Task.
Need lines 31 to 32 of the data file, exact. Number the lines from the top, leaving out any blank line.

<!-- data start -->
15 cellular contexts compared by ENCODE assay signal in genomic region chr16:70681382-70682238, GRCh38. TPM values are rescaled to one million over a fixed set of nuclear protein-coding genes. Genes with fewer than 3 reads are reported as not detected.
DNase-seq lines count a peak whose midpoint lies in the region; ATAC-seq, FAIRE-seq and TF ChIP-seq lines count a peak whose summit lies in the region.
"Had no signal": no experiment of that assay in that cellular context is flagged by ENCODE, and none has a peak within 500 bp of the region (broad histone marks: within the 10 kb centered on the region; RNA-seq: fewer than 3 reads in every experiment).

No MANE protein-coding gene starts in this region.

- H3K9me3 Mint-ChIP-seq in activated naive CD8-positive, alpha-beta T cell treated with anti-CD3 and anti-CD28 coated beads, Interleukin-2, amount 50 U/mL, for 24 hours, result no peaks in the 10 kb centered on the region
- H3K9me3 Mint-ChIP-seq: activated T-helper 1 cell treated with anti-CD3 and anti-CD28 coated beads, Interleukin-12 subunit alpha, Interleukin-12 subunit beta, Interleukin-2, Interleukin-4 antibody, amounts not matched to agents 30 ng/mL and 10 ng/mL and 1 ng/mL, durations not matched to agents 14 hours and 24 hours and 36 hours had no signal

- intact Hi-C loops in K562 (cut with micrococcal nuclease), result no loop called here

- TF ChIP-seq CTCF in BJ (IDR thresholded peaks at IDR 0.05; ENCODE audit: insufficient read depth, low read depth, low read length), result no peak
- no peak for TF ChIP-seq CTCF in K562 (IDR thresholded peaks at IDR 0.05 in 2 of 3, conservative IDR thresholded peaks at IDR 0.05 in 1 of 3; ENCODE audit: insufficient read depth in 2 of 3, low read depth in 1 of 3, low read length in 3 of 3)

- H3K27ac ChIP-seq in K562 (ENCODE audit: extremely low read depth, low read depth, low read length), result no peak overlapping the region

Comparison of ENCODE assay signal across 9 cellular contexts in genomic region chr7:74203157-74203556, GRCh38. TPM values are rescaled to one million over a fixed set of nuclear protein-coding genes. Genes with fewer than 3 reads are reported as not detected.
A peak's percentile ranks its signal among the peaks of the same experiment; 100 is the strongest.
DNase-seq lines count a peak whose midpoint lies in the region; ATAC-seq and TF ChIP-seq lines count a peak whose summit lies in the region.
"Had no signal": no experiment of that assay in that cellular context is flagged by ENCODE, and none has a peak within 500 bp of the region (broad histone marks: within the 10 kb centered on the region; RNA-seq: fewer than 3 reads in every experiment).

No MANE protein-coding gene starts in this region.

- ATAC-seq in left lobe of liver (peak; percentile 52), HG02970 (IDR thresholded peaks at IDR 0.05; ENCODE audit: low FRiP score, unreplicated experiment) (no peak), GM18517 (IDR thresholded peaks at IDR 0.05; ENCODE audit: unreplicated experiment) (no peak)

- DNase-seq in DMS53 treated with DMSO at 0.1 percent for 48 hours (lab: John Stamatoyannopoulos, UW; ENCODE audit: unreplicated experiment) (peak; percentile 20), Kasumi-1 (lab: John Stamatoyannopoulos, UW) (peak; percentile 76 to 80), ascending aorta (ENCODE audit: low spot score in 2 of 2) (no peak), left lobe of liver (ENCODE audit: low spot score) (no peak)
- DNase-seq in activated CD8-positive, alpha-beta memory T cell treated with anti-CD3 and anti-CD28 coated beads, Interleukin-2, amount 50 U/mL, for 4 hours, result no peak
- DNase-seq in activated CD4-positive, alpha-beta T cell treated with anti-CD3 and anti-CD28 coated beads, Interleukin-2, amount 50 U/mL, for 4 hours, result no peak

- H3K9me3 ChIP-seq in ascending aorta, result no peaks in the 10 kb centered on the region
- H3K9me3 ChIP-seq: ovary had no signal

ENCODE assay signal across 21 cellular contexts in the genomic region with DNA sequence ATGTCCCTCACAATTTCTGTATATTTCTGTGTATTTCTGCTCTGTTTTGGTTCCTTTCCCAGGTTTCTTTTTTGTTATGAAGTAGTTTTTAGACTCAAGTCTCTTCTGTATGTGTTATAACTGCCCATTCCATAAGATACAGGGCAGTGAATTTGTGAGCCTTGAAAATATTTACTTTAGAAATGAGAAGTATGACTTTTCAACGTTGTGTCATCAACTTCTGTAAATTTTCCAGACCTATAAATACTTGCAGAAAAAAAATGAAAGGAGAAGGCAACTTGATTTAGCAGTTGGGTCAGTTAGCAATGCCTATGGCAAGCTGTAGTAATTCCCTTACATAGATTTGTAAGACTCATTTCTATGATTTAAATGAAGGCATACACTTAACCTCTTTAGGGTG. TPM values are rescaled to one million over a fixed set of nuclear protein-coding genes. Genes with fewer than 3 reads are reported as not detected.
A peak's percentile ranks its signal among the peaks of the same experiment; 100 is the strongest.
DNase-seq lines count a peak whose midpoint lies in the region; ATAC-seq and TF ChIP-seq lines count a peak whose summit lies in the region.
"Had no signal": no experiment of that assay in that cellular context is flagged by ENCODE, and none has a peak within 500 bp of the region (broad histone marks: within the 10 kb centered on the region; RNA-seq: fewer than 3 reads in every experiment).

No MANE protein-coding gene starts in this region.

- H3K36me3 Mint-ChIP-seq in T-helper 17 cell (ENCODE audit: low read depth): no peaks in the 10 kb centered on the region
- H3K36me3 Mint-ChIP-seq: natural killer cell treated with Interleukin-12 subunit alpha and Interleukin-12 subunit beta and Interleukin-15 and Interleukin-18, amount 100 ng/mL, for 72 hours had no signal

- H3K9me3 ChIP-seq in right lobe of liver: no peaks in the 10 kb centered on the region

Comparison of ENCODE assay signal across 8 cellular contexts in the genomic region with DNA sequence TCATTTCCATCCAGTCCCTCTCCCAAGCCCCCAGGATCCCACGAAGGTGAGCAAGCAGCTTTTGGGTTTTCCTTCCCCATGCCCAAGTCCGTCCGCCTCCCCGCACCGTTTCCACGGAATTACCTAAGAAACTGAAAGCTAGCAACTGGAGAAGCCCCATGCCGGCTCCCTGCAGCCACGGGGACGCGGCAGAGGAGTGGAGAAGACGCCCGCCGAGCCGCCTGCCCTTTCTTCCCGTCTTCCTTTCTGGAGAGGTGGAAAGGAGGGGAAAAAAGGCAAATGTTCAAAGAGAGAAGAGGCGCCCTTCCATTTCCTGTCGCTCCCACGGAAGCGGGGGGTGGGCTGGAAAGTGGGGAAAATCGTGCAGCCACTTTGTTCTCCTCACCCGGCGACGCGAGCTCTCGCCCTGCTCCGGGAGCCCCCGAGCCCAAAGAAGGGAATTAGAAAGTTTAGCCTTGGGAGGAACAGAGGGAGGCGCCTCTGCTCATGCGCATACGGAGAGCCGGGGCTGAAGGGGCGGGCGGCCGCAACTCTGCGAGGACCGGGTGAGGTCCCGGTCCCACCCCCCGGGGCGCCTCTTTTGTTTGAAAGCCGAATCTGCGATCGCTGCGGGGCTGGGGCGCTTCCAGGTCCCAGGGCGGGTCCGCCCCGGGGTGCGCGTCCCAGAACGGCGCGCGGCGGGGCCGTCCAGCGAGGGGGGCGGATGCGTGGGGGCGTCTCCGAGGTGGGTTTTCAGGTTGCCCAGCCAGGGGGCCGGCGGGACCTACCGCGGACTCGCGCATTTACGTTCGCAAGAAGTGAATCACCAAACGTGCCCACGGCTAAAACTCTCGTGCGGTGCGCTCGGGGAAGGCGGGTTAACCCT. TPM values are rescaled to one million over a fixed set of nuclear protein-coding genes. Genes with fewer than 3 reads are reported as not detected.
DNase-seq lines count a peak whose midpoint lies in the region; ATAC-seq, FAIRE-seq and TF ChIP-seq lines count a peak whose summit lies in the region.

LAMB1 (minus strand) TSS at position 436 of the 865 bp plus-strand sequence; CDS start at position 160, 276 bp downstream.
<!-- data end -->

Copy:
DNase-seq lines count a peak whose midpoint lies in the region; ATAC-seq, FAIRE-seq and TF ChIP-seq lines count a peak whose summit lies in the region.

LAMB1 (minus strand) TSS at position 436 of the 865 bp plus-strand sequence; CDS start at position 160, 276 bp downstream.